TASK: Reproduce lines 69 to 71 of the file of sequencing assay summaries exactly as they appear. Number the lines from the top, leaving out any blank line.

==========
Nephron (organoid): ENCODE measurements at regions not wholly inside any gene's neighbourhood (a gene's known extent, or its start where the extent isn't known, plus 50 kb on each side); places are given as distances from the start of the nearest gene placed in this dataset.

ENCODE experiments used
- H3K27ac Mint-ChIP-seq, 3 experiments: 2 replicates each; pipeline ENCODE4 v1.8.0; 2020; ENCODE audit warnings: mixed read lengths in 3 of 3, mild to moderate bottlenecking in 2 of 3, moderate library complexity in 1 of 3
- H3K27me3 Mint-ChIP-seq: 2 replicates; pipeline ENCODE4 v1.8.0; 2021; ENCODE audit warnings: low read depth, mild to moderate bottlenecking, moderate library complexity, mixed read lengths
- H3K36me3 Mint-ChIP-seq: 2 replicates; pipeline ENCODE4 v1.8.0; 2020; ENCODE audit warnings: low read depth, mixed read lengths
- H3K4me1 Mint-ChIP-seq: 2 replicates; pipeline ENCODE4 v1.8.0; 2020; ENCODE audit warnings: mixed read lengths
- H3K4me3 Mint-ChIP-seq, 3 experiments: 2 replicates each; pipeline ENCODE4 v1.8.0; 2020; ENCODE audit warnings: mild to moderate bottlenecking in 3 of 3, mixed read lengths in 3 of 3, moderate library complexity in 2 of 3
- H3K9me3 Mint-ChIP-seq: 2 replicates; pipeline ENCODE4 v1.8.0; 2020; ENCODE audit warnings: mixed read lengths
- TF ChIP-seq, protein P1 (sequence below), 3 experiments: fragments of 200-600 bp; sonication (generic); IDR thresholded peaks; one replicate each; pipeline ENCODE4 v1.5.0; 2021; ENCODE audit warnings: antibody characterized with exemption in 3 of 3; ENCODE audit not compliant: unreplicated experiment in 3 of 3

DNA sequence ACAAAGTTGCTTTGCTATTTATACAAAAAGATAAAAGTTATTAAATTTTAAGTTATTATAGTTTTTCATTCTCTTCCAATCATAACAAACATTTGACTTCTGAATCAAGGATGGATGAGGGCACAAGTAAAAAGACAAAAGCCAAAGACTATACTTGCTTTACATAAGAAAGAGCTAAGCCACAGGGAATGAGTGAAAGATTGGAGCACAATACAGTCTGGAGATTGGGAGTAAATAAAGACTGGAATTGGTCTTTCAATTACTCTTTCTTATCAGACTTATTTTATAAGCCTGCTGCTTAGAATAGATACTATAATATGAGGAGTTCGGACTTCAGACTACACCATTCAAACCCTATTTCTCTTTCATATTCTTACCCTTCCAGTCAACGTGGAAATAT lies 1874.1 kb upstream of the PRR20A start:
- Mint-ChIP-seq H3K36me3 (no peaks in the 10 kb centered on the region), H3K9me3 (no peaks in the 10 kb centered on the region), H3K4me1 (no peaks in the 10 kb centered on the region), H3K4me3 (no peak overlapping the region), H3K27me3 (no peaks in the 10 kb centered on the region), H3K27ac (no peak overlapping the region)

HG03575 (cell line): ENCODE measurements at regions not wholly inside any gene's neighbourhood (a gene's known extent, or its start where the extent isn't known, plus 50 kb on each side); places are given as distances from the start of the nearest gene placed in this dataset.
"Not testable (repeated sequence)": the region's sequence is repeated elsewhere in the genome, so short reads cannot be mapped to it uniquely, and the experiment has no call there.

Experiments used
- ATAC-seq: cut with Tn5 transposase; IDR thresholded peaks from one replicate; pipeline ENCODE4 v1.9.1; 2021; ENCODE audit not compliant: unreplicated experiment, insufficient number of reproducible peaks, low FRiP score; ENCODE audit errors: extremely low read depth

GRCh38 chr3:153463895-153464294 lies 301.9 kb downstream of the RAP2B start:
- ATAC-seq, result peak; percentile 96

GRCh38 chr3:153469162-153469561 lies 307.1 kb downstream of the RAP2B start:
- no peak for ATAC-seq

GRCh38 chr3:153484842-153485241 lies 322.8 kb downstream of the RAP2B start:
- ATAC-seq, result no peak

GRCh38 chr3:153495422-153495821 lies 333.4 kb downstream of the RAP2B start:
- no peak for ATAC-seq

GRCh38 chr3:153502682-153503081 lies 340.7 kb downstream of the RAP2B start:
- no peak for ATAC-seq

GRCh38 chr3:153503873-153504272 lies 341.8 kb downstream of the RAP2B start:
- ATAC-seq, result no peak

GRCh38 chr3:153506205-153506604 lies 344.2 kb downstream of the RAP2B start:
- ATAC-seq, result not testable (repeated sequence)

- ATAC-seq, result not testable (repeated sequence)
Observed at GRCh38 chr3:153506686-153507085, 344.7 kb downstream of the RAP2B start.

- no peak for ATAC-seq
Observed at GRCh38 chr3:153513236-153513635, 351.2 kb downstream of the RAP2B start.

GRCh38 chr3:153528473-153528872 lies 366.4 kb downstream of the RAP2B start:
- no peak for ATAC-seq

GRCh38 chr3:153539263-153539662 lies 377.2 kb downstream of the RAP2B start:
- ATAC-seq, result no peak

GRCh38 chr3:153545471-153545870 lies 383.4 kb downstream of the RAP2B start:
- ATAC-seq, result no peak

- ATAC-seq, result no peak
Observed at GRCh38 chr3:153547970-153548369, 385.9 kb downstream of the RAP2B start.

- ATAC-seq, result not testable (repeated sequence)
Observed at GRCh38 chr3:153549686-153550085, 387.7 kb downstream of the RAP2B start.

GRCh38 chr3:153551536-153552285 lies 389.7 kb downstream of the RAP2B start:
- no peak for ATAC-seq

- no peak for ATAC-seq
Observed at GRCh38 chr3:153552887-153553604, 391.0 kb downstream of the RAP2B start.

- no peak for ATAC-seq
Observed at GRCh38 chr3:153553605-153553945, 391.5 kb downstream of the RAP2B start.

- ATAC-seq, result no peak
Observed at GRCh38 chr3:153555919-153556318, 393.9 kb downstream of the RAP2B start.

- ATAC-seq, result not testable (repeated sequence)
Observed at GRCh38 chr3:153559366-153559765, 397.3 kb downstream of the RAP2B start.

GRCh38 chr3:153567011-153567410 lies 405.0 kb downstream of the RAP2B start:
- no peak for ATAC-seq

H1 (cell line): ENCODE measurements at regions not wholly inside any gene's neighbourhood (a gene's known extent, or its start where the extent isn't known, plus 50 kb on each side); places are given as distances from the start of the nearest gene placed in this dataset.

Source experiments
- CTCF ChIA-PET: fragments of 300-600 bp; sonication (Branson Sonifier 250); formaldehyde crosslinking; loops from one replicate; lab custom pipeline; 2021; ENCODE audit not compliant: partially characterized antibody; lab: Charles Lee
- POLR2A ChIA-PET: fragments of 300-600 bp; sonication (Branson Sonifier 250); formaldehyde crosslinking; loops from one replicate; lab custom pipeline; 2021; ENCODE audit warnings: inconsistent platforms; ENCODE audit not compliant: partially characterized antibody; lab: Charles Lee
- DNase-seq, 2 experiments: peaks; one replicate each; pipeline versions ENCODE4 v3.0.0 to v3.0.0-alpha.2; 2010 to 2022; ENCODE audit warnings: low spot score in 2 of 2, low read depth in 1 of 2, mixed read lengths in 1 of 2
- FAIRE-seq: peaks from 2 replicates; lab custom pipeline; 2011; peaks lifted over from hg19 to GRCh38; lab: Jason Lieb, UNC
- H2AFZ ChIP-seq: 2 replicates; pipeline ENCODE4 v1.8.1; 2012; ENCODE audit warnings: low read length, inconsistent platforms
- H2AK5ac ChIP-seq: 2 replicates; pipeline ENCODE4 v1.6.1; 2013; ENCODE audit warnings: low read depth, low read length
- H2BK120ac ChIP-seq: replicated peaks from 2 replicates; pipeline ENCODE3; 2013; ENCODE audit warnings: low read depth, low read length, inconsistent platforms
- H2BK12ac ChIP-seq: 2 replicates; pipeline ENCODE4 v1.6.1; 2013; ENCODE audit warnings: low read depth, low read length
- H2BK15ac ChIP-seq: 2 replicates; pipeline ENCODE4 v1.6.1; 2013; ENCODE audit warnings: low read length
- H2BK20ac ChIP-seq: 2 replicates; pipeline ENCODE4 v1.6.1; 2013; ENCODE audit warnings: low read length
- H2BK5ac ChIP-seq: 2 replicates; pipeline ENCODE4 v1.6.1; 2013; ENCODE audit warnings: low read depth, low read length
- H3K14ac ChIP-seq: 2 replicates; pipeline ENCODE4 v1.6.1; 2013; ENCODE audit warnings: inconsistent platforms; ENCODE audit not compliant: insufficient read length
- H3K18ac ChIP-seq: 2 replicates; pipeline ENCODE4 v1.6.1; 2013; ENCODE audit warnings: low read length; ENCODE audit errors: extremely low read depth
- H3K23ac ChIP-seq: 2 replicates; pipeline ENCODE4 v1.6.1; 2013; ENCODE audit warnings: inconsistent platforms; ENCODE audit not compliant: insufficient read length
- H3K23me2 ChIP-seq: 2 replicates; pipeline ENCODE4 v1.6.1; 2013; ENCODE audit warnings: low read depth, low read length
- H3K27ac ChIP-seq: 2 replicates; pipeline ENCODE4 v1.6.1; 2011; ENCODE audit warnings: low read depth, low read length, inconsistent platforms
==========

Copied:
- H3K14ac ChIP-seq: 2 replicates; pipeline ENCODE4 v1.6.1; 2013; ENCODE audit warnings: inconsistent platforms; ENCODE audit not compliant: insufficient read length
- H3K18ac ChIP-seq: 2 replicates; pipeline ENCODE4 v1.6.1; 2013; ENCODE audit warnings: low read length; ENCODE audit errors: extremely low read depth
- H3K23ac ChIP-seq: 2 replicates; pipeline ENCODE4 v1.6.1; 2013; ENCODE audit warnings: inconsistent platforms; ENCODE audit not compliant: insufficient read length